Applied Materials- When machines talk to each other
Applied Materials is using machine learning and advanced statistical algorithms to improve semiconductor yields
Applied Materials- when machines talk to each other
Applied Materials (AMAT), the global leader in Semiconductor manufacturing equipment has started on a path for the smart fab, a manufacturing facility where the machines talk to each other and transmit data from tool to tool to improve quality and efficiency. One of the most interesting components of the Smart Fab is the Automatic Defect Classification (ADC) server.
The ADC is a server that automatically classifies images of defects from Defect Review (DR) tools. As seen below, defects in Semiconductor manufacturing process can be a scratch on the surface, a particle or an uneven critical dimension. To understand how tiny these defects are it is worth mentioning that the latest generation DR tools are capable of detecting defects the size of 10 nano meters, which is almost on the atomic level (to be precise 10 nanometers are equivalent to 20 silicon atoms).
So how do does the ADC work and uses data?
The ADC server is connected to several DR tools that constantly send the server pictures of defects. The ADC server is essentially a rack of hundreds of image processing (IP) computers that analyze the images and compare them to a database of known defects. Since each customer has its own process with unique defects, Application Engineers use machine learning tools to teach the server how the customer’s unique defects look. In production once an image is sent to the server for classification, the IP computers use advanced statistical algorithms to compare the image to the image database, to complete the classification.
Before the invention of the ADC server, semiconductor manufacturers had to employ a team of engineers who would sit all day and classify images manually. Therefore having an ADC server directly contributes to cost reduction by eliminating manual classification. More importantly, the ADC server speeds up and improves data integrity of classification. This faster and improved classification contributes to a tighter statistical process control (SPC) in the fab which improves semiconductor yields, which is a significant value driver.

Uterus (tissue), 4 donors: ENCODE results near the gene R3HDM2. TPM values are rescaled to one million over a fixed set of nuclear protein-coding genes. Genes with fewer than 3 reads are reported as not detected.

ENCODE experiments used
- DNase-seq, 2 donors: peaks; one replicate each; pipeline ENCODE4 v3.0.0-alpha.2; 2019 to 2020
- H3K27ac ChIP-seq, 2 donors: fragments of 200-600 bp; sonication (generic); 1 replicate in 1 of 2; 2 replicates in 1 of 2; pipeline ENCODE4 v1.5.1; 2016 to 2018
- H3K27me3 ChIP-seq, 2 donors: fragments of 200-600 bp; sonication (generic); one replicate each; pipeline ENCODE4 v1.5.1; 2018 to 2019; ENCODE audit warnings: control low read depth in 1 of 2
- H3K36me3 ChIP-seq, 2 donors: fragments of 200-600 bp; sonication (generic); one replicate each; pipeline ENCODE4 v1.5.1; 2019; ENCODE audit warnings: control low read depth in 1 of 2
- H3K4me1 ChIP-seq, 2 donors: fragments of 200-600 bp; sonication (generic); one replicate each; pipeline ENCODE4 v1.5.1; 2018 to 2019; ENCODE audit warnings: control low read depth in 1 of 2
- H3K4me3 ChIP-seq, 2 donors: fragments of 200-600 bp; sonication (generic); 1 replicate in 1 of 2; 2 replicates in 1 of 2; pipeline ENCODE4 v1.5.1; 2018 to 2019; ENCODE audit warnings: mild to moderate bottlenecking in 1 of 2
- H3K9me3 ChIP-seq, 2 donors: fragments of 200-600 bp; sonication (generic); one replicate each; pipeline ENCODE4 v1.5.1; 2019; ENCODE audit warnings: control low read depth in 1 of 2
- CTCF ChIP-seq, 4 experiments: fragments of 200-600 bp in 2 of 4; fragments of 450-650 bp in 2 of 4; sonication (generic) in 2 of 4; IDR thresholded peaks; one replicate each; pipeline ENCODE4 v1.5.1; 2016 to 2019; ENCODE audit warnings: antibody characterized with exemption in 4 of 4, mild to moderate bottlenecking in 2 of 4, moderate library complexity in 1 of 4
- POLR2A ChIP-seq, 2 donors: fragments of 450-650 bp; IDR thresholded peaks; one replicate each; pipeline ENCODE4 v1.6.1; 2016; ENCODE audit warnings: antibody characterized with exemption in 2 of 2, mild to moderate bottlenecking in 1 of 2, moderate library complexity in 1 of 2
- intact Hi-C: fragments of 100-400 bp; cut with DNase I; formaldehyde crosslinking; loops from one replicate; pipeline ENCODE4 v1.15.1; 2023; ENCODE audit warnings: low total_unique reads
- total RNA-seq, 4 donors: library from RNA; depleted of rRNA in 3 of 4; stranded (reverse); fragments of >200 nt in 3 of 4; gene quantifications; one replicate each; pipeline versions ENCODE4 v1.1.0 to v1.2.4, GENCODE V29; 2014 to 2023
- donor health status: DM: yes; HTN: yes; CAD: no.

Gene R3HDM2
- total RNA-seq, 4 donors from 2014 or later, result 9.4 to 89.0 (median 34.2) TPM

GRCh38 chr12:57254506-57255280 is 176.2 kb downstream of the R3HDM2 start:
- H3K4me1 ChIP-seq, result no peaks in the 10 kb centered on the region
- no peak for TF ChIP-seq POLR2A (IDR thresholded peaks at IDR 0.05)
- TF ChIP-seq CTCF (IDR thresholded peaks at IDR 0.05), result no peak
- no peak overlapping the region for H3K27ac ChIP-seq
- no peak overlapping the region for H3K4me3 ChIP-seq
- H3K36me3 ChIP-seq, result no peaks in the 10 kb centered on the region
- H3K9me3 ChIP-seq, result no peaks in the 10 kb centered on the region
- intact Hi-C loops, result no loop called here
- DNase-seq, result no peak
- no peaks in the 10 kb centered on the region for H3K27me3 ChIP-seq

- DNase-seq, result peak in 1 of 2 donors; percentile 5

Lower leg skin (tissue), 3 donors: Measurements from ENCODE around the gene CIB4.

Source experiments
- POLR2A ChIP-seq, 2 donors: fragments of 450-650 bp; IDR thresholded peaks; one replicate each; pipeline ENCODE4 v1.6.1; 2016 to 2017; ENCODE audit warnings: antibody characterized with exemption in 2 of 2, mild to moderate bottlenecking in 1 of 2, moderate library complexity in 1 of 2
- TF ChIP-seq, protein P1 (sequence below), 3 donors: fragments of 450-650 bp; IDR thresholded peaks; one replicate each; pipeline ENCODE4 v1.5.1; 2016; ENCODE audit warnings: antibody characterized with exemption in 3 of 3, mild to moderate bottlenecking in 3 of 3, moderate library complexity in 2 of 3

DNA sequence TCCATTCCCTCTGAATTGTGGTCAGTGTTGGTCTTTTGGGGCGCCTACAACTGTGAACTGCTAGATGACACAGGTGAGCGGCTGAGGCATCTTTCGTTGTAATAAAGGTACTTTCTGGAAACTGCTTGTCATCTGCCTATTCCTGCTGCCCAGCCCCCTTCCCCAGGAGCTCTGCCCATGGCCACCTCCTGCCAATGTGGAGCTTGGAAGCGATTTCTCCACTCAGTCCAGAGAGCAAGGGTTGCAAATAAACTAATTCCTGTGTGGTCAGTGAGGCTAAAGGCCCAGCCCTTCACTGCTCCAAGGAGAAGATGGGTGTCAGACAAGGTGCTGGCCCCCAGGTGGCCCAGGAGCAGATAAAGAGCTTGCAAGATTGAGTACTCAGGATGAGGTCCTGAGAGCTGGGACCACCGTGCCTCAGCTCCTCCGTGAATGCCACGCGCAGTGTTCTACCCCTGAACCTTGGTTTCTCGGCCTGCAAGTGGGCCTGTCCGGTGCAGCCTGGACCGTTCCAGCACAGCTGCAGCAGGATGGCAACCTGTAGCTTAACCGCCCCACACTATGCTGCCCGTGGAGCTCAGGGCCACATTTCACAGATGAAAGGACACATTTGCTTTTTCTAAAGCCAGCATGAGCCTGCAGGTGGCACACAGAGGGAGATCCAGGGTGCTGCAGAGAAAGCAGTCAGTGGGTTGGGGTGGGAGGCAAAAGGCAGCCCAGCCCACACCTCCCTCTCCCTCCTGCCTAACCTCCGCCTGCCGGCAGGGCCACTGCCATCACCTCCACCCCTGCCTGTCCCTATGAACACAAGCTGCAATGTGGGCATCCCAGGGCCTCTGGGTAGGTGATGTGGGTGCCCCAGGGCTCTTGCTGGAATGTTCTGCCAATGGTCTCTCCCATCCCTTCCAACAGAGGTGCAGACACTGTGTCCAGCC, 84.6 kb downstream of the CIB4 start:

The ADC server comes with a hefty price tag of several million dollars. however its price tag pales in comparison to the bigger sales it enables. Since the ADC works only with Applied Materials Defect Review tools, it encourages customers to award a higher share of DR tools to Applied Materials. Many customers tend to split their Defect Review Capex between AMAT and its competitor, typically 75/25 or 50/50. The ADC server has led to customers awarding 100% or 80% share to AMAT, which can mean 10-15 tools at a $3M per tool.
Student comments on Applied Materials- When machines talk to each other
Thanks for a great post about a fascinating industry, Oded! Your analysis of AMAT’s value capture made me think about the competitive reaction to ADC – if the ADC server has such a huge impact on the share of DR tools which goes to AMAT then I wonder how competitors are responding to this shift, are they working on their own algorithms? Are they reducing the price of their own defect review service? It would be interesting to see how this industry evolves in the face of this innovative machine learning development.
Following Noam’s comment, how expensive would it be to build your own algorithm? With data-science being the trend right now, I don’t think it would be very hard to either build your own team or outsource to a data-focused software company to build such a algorithm that detects differences in images. If this is the case, how could Applied Materials leverage its first-mover advantage? Through network effects of its existing customer base?